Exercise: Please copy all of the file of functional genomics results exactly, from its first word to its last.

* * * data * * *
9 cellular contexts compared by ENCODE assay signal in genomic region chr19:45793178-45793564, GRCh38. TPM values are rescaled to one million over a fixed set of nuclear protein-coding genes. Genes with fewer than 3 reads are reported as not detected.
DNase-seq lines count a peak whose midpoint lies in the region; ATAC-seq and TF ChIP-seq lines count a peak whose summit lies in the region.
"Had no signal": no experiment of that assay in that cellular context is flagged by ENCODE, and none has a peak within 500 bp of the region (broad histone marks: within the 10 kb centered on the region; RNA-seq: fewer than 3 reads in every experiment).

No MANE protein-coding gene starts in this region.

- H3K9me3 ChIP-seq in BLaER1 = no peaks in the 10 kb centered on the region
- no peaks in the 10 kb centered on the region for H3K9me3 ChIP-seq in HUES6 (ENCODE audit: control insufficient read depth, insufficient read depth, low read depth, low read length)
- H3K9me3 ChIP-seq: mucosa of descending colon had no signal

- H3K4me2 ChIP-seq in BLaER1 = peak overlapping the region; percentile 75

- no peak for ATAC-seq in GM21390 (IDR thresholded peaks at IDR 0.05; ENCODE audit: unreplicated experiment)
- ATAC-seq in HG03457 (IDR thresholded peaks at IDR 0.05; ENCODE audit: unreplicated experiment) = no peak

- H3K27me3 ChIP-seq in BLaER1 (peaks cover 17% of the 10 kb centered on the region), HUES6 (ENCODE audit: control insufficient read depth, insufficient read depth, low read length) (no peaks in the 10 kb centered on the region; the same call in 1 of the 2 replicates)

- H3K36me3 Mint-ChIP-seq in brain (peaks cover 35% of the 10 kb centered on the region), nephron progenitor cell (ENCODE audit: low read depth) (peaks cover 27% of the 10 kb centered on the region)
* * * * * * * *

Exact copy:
9 cellular contexts compared by ENCODE assay signal in genomic region chr19:45793178-45793564, GRCh38. TPM values are rescaled to one million over a fixed set of nuclear protein-coding genes. Genes with fewer than 3 reads are reported as not detected.
DNase-seq lines count a peak whose midpoint lies in the region; ATAC-seq and TF ChIP-seq lines count a peak whose summit lies in the region.
"Had no signal": no experiment of that assay in that cellular context is flagged by ENCODE, and none has a peak within 500 bp of the region (broad histone marks: within the 10 kb centered on the region; RNA-seq: fewer than 3 reads in every experiment).

No MANE protein-coding gene starts in this region.

- H3K9me3 ChIP-seq in BLaER1 = no peaks in the 10 kb centered on the region
- no peaks in the 10 kb centered on the region for H3K9me3 ChIP-seq in HUES6 (ENCODE audit: control insufficient read depth, insufficient read depth, low read depth, low read length)
- H3K9me3 ChIP-seq: mucosa of descending colon had no signal

- H3K4me2 ChIP-seq in BLaER1 = peak overlapping the region; percentile 75

- no peak for ATAC-seq in GM21390 (IDR thresholded peaks at IDR 0.05; ENCODE audit: unreplicated experiment)
- ATAC-seq in HG03457 (IDR thresholded peaks at IDR 0.05; ENCODE audit: unreplicated experiment) = no peak

- H3K27me3 ChIP-seq in BLaER1 (peaks cover 17% of the 10 kb centered on the region), HUES6 (ENCODE audit: control insufficient read depth, insufficient read depth, low read length) (no peaks in the 10 kb centered on the region; the same call in 1 of the 2 replicates)

- H3K36me3 Mint-ChIP-seq in brain (peaks cover 35% of the 10 kb centered on the region), nephron progenitor cell (ENCODE audit: low read depth) (peaks cover 27% of the 10 kb centered on the region)